July 27, 2017
If it sounds too good to be true then most times, it is. This is one of the red flags of a scam and you should listen to your instinct if alarm bells start to ring. Scams usually promise their victims a large financial gain for minimal work or effort. But there are many other tricks they use to deceive you, which I suggest you read more about here.
Because a 2016 survey by Telenor Group revealed that Malaysians are most vulnerable and most likely to fall for Internet scams. It’s a reputation that we rather not have. Singapore, Thailand, and India were among the other countries surveyed, but Malaysia came up top with 46% respondents admitting to being a victim.
The top three scams that Malaysians fall victim to are:
Source: The Star
Even more concerning is the fact that 6-in-10 have suffered financial loss averaging about RM7,050 per person.
With the number of online users growing in Malaysia, this is a serious concern and one that you need to avoid happening to yourself. We spend most of our days online, and in fact, shop online more than ever too! Be vigilant and keep yourself informed of the latest scams.
Now that you understand you can lose money to these online scams, it’s important to be able to identify what a scam looks like. There are plenty of legit job postings online, especially the ones through credible sites like Jobstreet.com, but you will need to be a cynic with the job postings that sound a little dodgy.
Let’s take a look at the red flags of the leading online scam: the work-from-home job postings.
Image source: Vulcan Post
This has to be the most critical red flag because it is the point where you stand to lose money.
Have you ever heard of a job posting that requires you to make an upfront payment before more details of the job are shared? Sounds silly, right?
If a company is hiring, they will usually release as much information as possible for FREE to attract the right people to apply for the position. You usually never have to make a payment.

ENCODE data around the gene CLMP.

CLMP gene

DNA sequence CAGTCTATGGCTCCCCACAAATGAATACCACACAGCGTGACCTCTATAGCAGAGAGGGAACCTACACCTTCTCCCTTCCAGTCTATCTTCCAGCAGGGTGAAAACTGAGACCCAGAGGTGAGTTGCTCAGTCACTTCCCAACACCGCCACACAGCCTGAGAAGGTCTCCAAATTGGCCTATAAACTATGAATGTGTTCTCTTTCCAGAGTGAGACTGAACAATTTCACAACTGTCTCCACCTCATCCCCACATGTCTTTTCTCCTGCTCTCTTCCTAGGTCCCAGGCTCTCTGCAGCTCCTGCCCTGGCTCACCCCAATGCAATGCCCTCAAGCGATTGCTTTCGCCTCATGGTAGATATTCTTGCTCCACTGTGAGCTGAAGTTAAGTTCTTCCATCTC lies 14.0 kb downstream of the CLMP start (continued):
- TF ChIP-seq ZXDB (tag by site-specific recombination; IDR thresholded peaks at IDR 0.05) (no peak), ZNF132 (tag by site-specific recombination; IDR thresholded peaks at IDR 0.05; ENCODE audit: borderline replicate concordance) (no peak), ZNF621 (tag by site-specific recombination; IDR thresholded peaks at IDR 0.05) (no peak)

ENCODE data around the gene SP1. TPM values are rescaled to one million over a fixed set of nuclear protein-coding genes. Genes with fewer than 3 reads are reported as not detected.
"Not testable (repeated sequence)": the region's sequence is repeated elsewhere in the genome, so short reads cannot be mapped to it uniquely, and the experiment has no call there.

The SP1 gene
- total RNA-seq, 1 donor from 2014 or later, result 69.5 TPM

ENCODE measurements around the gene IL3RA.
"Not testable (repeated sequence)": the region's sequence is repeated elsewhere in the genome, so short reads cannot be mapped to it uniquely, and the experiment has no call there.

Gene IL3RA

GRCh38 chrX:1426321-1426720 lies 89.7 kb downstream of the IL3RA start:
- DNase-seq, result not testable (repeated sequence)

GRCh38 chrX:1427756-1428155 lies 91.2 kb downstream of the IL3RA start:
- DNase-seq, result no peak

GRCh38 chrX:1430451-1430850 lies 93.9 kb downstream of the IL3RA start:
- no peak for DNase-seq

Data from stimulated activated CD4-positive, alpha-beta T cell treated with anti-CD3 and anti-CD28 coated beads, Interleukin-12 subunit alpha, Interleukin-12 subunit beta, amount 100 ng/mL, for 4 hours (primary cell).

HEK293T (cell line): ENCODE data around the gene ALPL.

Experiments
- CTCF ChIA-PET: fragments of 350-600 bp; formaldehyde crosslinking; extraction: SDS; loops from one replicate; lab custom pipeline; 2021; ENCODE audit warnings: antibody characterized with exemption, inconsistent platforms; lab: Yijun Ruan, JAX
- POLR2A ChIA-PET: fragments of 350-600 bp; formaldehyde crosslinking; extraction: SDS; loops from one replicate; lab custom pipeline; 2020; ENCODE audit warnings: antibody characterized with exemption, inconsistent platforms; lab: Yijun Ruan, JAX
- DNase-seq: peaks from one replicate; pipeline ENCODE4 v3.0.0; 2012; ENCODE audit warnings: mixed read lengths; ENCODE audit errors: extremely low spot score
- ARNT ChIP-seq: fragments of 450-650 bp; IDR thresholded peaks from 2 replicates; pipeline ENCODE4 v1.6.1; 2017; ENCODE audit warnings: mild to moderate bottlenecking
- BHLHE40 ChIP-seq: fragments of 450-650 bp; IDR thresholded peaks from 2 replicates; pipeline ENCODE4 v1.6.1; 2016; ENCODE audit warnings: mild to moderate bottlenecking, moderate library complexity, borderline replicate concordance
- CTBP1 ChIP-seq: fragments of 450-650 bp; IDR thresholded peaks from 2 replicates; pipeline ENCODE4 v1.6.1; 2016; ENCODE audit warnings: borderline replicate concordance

Well, these online scams will ask you to make a deposit into an account before they release more details of the job to you. They will claim that the money will be used to help them start the business or as an admin fee to create your account and set-up the tools needed for your job.
They will not advertise the upfront payment because that might immediately put people off from applying, but once you get in contact with them, the demand for money will begin.
Lesson: Just say no and walk away. Do not transfer any money.
And yet, you wonder why everyone else doesn’t just work from home? Why isn’t everyone cashing in on this lucrative career?
Because once again, if it sounds too good to be true then it is too good to be true.
Look out for these phrases that come with too many exclamation marks:
“work from anywhere!!!”
“set your own schedule!!!”
“super simple job!!!”
“No prior experience necessary!!!”
“earn RM500 – RM1,000 WEEKLY!!!”
This usually is accompanied by a very extremely happy person who has plenty of cash, or even a picture of a stack of cash to entice you.